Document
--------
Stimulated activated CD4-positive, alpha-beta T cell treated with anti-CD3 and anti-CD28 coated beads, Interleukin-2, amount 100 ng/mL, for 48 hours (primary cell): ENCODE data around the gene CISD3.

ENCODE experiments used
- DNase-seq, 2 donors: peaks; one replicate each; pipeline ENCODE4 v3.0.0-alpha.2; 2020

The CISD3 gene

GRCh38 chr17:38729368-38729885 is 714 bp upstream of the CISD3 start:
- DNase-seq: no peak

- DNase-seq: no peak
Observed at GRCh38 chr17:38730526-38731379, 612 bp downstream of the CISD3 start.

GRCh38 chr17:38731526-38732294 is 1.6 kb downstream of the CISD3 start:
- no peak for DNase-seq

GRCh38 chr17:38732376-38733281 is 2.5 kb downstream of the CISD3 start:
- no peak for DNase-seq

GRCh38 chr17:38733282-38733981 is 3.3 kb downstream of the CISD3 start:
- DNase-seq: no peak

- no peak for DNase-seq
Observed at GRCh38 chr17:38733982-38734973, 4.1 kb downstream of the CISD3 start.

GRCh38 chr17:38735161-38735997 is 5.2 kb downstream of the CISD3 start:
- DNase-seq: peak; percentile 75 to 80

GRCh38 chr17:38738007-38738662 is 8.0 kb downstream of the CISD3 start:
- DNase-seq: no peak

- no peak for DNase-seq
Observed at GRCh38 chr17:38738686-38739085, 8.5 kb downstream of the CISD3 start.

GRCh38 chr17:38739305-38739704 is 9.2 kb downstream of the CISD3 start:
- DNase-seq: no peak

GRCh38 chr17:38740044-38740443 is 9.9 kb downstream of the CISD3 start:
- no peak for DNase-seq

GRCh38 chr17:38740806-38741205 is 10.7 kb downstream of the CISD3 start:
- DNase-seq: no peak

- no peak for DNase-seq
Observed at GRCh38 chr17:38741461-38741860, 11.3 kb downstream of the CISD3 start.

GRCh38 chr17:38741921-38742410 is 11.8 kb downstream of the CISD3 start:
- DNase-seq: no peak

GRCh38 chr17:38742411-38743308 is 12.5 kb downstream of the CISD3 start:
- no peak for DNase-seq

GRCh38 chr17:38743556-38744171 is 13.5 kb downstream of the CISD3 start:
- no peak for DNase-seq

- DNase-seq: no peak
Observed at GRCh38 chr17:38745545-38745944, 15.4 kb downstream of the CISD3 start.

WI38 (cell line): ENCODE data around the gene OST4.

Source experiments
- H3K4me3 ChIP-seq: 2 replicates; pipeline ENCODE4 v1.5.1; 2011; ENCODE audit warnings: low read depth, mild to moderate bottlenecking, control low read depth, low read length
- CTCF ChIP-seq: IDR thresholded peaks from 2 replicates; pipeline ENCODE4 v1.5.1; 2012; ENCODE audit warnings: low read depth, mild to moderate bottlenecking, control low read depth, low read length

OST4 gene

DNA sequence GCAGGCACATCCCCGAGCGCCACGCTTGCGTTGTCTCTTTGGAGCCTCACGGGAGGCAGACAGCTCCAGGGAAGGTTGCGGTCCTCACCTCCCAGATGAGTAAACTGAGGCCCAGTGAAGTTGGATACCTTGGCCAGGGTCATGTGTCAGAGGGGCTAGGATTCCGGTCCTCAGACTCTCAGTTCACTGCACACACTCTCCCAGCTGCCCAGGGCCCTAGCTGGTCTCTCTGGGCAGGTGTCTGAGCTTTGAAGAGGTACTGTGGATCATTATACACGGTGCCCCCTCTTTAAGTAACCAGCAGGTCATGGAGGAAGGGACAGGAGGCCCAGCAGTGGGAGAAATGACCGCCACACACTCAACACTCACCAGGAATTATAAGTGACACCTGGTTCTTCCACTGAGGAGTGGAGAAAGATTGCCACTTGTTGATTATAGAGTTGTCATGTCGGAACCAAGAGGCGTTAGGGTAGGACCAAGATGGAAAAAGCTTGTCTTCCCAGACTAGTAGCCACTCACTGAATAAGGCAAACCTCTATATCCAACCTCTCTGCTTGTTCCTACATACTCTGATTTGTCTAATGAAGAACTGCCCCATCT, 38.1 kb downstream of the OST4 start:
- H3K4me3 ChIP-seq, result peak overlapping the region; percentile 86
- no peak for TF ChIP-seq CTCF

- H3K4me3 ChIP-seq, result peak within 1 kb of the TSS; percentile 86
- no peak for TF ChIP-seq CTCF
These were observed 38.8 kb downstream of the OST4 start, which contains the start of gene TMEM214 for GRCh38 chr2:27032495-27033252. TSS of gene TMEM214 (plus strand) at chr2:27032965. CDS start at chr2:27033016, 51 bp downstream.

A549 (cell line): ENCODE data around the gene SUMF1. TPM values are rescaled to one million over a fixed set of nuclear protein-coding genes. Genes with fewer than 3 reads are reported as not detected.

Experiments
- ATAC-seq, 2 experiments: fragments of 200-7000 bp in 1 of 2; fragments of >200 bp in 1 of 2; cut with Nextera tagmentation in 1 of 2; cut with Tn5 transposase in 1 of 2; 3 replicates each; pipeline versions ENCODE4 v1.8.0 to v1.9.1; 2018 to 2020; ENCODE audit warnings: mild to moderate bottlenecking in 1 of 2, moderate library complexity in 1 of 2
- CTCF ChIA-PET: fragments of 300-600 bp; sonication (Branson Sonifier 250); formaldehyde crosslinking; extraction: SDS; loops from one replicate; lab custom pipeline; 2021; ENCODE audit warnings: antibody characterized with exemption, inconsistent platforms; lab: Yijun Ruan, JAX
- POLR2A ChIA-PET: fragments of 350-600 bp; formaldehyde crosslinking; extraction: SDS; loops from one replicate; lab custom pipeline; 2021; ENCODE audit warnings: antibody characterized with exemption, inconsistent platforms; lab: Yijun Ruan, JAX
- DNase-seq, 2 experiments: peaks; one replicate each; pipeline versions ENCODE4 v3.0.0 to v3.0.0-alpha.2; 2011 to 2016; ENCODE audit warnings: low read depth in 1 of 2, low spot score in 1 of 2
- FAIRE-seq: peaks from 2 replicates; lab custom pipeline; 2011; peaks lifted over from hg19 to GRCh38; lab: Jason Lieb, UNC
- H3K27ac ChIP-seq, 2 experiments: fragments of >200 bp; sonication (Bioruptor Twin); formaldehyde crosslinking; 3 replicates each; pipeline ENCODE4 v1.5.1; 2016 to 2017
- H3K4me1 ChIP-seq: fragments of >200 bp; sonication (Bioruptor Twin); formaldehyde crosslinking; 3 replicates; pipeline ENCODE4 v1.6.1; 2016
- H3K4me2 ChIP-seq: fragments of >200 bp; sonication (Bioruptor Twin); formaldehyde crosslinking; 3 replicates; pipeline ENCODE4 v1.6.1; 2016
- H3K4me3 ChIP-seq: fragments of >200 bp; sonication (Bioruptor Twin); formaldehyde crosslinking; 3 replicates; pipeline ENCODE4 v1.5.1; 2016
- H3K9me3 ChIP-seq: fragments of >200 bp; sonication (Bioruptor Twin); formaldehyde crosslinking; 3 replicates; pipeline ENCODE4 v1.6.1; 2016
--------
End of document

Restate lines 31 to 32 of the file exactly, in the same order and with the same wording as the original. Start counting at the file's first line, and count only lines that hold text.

GRCh38 chr17:38741921-38742410 is 11.8 kb downstream of the CISD3 start:
- DNase-seq: no peak